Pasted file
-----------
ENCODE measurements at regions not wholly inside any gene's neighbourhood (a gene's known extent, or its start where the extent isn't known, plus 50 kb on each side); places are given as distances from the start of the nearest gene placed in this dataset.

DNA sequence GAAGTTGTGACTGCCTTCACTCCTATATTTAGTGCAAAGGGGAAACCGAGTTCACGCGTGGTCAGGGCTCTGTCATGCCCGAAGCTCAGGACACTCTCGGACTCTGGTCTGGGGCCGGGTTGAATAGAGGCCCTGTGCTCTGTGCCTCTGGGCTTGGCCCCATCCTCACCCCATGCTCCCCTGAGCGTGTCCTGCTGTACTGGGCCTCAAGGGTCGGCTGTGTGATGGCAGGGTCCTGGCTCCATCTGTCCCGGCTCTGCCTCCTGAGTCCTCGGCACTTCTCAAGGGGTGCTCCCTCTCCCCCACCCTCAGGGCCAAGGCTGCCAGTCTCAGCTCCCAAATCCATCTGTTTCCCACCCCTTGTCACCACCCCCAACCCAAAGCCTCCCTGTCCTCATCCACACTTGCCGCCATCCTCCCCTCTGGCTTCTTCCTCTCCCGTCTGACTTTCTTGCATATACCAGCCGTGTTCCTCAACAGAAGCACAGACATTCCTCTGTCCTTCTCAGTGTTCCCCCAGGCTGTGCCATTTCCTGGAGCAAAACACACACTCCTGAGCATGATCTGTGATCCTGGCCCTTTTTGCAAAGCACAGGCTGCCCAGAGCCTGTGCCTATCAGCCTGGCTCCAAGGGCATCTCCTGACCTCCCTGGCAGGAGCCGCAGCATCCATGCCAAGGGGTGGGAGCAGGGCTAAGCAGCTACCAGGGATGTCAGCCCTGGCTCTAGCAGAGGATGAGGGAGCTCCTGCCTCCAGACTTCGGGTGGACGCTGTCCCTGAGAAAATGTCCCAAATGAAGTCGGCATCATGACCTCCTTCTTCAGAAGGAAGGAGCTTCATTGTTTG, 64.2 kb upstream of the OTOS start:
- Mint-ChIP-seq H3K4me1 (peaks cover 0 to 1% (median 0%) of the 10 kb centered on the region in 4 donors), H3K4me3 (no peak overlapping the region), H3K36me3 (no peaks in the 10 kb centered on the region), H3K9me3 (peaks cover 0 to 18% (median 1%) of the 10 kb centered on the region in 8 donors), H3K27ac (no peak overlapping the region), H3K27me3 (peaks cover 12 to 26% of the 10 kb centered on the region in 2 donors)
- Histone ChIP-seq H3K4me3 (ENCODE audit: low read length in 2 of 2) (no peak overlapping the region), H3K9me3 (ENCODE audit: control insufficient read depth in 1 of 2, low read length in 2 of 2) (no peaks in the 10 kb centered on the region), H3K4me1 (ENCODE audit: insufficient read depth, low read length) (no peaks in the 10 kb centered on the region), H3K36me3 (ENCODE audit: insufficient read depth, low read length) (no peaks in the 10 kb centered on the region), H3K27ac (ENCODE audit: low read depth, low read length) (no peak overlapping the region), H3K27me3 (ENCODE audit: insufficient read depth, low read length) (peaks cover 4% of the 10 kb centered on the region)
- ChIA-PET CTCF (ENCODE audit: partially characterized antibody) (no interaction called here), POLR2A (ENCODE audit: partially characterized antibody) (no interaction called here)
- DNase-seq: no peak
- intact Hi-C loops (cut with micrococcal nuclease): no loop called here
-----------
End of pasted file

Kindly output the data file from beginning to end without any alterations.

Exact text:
ENCODE measurements at regions not wholly inside any gene's neighbourhood (a gene's known extent, or its start where the extent isn't known, plus 50 kb on each side); places are given as distances from the start of the nearest gene placed in this dataset.

DNA sequence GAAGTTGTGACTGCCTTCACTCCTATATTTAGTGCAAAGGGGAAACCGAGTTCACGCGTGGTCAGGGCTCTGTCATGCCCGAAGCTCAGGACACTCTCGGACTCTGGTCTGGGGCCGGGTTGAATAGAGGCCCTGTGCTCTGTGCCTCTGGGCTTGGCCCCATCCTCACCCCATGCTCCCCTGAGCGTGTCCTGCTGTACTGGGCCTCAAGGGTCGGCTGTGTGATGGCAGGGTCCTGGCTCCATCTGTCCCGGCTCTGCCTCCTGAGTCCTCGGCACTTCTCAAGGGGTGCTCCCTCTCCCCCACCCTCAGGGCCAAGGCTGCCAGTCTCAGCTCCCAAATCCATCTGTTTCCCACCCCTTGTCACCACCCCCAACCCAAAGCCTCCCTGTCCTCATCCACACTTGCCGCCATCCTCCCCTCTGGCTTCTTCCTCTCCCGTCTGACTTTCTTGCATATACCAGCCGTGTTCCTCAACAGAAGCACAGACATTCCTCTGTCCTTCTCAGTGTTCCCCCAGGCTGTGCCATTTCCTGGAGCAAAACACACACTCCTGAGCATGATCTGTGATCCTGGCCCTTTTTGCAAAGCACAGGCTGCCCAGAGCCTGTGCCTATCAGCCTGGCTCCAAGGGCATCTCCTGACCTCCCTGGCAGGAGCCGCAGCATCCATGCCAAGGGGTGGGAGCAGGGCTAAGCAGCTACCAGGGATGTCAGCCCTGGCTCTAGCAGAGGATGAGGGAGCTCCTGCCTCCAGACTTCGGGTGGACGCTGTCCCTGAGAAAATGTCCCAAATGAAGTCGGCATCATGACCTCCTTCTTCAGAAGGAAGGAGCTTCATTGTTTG, 64.2 kb upstream of the OTOS start:
- Mint-ChIP-seq H3K4me1 (peaks cover 0 to 1% (median 0%) of the 10 kb centered on the region in 4 donors), H3K4me3 (no peak overlapping the region), H3K36me3 (no peaks in the 10 kb centered on the region), H3K9me3 (peaks cover 0 to 18% (median 1%) of the 10 kb centered on the region in 8 donors), H3K27ac (no peak overlapping the region), H3K27me3 (peaks cover 12 to 26% of the 10 kb centered on the region in 2 donors)
- Histone ChIP-seq H3K4me3 (ENCODE audit: low read length in 2 of 2) (no peak overlapping the region), H3K9me3 (ENCODE audit: control insufficient read depth in 1 of 2, low read length in 2 of 2) (no peaks in the 10 kb centered on the region), H3K4me1 (ENCODE audit: insufficient read depth, low read length) (no peaks in the 10 kb centered on the region), H3K36me3 (ENCODE audit: insufficient read depth, low read length) (no peaks in the 10 kb centered on the region), H3K27ac (ENCODE audit: low read depth, low read length) (no peak overlapping the region), H3K27me3 (ENCODE audit: insufficient read depth, low read length) (peaks cover 4% of the 10 kb centered on the region)
- ChIA-PET CTCF (ENCODE audit: partially characterized antibody) (no interaction called here), POLR2A (ENCODE audit: partially characterized antibody) (no interaction called here)
- DNase-seq: no peak
- intact Hi-C loops (cut with micrococcal nuclease): no loop called here